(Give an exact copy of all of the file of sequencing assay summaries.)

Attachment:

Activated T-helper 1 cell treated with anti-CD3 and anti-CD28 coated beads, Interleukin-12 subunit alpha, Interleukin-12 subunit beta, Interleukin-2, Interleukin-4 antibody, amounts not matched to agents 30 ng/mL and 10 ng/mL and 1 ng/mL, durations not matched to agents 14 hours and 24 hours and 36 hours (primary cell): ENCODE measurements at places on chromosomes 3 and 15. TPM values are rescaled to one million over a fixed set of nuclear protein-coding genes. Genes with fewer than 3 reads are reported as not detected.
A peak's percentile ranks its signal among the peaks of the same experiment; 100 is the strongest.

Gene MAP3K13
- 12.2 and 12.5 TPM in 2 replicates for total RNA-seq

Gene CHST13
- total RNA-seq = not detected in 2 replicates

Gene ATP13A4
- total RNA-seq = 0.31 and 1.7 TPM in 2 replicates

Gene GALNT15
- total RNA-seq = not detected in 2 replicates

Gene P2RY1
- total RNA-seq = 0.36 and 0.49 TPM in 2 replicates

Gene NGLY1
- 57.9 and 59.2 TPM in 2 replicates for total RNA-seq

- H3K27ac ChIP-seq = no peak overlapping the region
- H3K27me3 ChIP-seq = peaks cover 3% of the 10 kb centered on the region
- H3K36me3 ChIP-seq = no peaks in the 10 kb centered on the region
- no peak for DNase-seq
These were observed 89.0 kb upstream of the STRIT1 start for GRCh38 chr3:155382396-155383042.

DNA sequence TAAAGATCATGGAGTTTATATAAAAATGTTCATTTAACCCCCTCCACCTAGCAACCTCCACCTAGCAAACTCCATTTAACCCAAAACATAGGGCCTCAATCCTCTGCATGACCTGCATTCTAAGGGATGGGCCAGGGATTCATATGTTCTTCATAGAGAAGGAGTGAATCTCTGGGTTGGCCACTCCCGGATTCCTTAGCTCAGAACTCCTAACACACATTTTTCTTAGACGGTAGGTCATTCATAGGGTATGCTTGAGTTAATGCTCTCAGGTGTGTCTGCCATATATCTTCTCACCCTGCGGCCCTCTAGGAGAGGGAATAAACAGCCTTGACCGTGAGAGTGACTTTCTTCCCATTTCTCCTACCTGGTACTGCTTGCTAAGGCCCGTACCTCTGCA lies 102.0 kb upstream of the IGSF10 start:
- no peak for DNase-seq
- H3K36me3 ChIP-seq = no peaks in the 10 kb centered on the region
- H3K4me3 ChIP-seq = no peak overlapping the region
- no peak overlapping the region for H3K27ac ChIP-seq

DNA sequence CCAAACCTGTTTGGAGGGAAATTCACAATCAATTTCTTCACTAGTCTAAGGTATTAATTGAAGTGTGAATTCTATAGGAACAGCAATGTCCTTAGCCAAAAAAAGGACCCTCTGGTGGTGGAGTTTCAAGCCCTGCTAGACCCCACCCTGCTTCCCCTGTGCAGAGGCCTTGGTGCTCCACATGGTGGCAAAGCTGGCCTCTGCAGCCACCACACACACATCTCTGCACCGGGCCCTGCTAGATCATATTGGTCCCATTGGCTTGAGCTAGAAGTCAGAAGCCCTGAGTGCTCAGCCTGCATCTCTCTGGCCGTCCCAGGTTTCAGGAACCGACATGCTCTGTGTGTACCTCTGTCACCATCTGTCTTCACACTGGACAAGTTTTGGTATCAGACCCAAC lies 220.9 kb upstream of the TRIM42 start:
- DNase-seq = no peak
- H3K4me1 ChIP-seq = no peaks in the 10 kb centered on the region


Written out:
Activated T-helper 1 cell treated with anti-CD3 and anti-CD28 coated beads, Interleukin-12 subunit alpha, Interleukin-12 subunit beta, Interleukin-2, Interleukin-4 antibody, amounts not matched to agents 30 ng/mL and 10 ng/mL and 1 ng/mL, durations not matched to agents 14 hours and 24 hours and 36 hours (primary cell): ENCODE measurements at places on chromosomes 3 and 15. TPM values are rescaled to one million over a fixed set of nuclear protein-coding genes. Genes with fewer than 3 reads are reported as not detected.
A peak's percentile ranks its signal among the peaks of the same experiment; 100 is the strongest.

Gene MAP3K13
- 12.2 and 12.5 TPM in 2 replicates for total RNA-seq

Gene CHST13
- total RNA-seq = not detected in 2 replicates

Gene ATP13A4
- total RNA-seq = 0.31 and 1.7 TPM in 2 replicates

Gene GALNT15
- total RNA-seq = not detected in 2 replicates

Gene P2RY1
- total RNA-seq = 0.36 and 0.49 TPM in 2 replicates

Gene NGLY1
- 57.9 and 59.2 TPM in 2 replicates for total RNA-seq

- H3K27ac ChIP-seq = no peak overlapping the region
- H3K27me3 ChIP-seq = peaks cover 3% of the 10 kb centered on the region
- H3K36me3 ChIP-seq = no peaks in the 10 kb centered on the region
- no peak for DNase-seq
These were observed 89.0 kb upstream of the STRIT1 start for GRCh38 chr3:155382396-155383042.

DNA sequence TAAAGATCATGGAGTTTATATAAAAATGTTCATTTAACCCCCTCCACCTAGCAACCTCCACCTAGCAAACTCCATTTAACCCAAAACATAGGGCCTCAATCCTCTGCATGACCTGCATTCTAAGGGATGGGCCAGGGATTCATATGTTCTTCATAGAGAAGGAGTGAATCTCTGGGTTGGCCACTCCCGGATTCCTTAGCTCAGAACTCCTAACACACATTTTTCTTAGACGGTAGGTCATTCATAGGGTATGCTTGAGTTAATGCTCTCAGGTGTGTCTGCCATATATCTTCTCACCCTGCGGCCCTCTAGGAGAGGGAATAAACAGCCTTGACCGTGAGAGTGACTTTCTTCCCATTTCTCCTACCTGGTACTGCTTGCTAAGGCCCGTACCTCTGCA lies 102.0 kb upstream of the IGSF10 start:
- no peak for DNase-seq
- H3K36me3 ChIP-seq = no peaks in the 10 kb centered on the region
- H3K4me3 ChIP-seq = no peak overlapping the region
- no peak overlapping the region for H3K27ac ChIP-seq

DNA sequence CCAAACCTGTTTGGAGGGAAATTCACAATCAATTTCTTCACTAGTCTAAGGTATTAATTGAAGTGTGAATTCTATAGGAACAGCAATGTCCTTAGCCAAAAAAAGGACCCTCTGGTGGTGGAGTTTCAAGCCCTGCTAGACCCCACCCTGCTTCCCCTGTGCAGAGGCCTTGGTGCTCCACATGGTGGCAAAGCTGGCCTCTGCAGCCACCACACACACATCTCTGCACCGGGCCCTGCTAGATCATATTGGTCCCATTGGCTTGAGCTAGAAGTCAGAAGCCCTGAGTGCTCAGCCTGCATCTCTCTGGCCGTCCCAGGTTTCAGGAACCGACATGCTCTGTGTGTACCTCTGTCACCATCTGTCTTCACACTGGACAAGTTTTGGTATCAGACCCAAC lies 220.9 kb upstream of the TRIM42 start:
- DNase-seq = no peak
- H3K4me1 ChIP-seq = no peaks in the 10 kb centered on the region